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The Lake News Online
  • Nutrition tip of the week: Disspelling nutrition myths

  • Nutrition is an ever-evolving science. What once was considered bad for us now may be promoted as the new super food.
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  • Nutrition is an ever-evolving science. What once was considered bad for us now may be promoted as the new super food. It’s difficult even for dietitians to keep up with current, reliable research, and our job gets even harder with all the misinformation found online. Following are some common nutrition myths and the current truths.
     
    Myth: Sugar is better for you than high fructose corn syrup.
    Fact: Studies comparing the effects of HFCS with sugar and other sweeteners show that all sweeteners have similar effects on blood levels of insulin, glucose and triglycerides. In other words, HFCS is no worse, but also no better, than regular table sugar. Don’t worry so much about where the sugar is coming from; instead, limit your intake of all sugars.
     
    Myth: Sea salt is healthier than regular salt.
    Fact: Weight for weight, sea salt has the same amount of sodium as regular table salt. The only advantage is that sea salt usually has a bigger grain, so less would fit in a teaspoon and you may use less. Any additional minerals found in sea salt are not in a quantity to provide any additional benefit. If you used enough sea salt to get the additional minerals, you would be consuming too much sodium.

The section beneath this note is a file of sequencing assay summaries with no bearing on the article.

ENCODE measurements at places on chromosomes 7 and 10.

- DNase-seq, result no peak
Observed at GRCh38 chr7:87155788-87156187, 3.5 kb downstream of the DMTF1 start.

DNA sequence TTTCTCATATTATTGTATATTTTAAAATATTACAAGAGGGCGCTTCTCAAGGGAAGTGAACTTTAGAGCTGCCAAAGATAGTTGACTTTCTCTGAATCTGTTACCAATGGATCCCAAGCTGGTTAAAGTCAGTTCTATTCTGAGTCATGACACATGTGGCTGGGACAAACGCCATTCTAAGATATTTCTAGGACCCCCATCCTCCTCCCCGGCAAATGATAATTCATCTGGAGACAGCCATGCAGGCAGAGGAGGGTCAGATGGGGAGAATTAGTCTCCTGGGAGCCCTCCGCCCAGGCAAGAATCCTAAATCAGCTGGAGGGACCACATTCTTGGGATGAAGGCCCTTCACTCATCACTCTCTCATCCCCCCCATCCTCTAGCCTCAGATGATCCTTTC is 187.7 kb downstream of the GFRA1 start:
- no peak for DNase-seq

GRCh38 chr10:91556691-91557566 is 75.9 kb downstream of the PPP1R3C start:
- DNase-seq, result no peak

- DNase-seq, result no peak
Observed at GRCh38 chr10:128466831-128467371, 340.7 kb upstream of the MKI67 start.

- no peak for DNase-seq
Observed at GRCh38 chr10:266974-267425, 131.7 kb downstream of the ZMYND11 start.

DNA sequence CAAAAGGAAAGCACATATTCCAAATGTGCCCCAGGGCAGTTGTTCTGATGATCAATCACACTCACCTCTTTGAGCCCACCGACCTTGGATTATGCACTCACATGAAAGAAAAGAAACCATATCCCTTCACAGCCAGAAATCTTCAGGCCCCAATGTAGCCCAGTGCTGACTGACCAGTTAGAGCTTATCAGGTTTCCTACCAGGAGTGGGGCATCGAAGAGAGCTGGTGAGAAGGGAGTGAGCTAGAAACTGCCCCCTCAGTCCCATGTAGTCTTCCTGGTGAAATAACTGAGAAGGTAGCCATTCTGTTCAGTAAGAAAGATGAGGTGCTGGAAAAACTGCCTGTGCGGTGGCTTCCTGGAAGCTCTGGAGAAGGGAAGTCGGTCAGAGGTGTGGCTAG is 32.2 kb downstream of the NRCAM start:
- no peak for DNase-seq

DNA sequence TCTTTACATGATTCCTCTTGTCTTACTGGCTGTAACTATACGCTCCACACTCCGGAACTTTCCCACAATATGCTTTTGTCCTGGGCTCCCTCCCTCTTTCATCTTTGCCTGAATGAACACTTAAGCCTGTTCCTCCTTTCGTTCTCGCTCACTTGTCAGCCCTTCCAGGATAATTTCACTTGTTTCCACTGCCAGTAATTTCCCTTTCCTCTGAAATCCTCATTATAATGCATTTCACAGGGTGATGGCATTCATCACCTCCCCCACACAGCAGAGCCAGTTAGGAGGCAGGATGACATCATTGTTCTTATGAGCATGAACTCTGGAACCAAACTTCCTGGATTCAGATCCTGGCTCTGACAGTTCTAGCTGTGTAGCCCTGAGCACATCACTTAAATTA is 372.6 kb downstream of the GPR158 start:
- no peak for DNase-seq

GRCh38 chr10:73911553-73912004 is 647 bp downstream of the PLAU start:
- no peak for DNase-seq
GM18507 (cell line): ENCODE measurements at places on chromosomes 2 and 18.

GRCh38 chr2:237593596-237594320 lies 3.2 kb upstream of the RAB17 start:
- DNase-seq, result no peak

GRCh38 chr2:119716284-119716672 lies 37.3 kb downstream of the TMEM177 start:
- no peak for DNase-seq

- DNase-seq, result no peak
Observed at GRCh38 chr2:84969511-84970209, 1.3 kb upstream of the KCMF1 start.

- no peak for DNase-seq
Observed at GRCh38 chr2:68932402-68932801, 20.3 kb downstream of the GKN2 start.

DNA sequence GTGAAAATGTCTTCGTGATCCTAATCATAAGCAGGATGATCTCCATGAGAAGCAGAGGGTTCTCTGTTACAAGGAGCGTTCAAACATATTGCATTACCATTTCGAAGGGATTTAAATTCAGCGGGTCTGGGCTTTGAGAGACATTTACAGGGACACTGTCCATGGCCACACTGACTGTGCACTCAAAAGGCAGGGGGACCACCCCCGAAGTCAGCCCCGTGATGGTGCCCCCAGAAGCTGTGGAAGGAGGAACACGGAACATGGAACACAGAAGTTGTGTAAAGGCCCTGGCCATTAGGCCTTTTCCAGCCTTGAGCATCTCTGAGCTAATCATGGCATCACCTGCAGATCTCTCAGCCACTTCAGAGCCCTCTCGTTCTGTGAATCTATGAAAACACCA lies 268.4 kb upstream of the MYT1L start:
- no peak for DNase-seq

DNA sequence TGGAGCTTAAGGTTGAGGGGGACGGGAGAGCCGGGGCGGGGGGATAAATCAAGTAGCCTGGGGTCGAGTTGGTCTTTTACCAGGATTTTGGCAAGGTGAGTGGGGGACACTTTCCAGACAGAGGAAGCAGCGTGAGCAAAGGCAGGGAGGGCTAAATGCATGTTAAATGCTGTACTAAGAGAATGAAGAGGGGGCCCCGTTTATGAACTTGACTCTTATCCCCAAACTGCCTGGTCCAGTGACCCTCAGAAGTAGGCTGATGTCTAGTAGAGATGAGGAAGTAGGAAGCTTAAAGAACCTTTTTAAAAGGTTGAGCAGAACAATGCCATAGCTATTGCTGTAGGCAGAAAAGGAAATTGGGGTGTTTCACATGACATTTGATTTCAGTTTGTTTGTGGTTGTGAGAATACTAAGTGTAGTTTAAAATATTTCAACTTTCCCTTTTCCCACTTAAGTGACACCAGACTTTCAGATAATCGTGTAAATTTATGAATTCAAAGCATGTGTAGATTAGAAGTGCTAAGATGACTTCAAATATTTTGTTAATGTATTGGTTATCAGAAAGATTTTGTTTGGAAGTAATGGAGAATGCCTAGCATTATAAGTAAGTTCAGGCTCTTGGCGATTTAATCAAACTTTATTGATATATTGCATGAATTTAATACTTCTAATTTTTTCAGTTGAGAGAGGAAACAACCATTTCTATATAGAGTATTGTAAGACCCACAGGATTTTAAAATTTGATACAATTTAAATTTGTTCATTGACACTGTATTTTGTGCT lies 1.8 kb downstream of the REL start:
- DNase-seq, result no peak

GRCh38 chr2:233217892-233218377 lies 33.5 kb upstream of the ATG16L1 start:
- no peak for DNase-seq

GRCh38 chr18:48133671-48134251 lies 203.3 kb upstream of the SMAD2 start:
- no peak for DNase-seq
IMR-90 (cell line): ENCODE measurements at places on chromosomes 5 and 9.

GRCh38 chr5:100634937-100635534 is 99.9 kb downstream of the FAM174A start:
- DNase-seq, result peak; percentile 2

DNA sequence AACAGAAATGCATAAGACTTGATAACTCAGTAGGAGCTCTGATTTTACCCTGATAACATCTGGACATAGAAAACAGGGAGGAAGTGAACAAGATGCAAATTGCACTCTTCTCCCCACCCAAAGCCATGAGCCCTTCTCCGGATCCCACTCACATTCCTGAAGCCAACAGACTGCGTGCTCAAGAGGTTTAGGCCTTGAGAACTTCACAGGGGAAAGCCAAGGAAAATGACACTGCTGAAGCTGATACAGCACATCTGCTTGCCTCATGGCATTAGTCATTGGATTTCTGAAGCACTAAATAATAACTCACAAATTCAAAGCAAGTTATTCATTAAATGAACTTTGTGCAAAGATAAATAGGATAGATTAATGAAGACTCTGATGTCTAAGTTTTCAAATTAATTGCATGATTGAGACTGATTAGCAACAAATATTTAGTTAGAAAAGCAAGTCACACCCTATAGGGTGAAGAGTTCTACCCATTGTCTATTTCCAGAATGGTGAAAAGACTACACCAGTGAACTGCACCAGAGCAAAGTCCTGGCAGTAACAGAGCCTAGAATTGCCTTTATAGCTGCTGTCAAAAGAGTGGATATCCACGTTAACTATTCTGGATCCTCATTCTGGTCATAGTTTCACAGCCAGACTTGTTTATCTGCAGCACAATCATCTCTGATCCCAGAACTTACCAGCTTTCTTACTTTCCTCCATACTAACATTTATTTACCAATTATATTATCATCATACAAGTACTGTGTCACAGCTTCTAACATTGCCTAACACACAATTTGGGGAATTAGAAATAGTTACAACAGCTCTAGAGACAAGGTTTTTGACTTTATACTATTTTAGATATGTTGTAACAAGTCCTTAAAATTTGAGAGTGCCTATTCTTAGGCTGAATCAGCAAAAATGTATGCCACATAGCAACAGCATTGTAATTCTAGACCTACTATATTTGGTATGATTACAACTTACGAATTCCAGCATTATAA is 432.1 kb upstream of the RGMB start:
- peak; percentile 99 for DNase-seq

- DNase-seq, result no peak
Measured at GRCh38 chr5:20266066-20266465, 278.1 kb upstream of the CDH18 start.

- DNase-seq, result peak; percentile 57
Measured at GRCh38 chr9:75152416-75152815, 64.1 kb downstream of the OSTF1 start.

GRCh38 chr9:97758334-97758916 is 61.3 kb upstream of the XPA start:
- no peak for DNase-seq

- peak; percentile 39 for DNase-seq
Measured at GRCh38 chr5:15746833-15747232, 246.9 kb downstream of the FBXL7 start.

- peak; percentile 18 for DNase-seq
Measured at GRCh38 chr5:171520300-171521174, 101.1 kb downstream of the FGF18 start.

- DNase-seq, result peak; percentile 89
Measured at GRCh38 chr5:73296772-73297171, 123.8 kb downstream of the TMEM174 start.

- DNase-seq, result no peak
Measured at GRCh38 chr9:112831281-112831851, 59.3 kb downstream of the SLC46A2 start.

Myth: Diet soda is harmless.
    Fact: The debate continues on this subject, but most obesity researchers agree that the use of artificial sweeteners can lead to hard-to-control food urges later in the day. One study found that people who drink just three diet sodas per week were 40 percent more likely to be obese. Either way, limiting your intake of all artificial ingredients just makes sense.
     
    Myth: Low-fat foods are better for you
    Fact: Low fat, fat-free or even sugar-free does not mean calorie-free. Sometimes, these products actually have more calories than the original. Remember when one component of a food, like fat, is removed, it is often replaced with more sugar or carbohydrates. Another drawback to low-fat foods is that they make us feel like we are eating healthier and we may eat more than we would of the original product.
     
    Myth: Eggs and shellfish raise your cholesterol.
    Facts: Although both eggs and shellfish contain cholesterol, studies show that dietary cholesterol in our foods doesn’t increase the amount of cholesterol in our blood or increase the risk of heart disease. Rather, it seems that trans fats and certain types of saturated fats fuel our bodies to make more cholesterol. Go ahead and enjoy eggs and shellfish in moderate amounts. What’s moderate? Three eggs a day is probably not good, but an average of an egg a day is fine.
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    Myth: Oranges are the best source of vitamin C.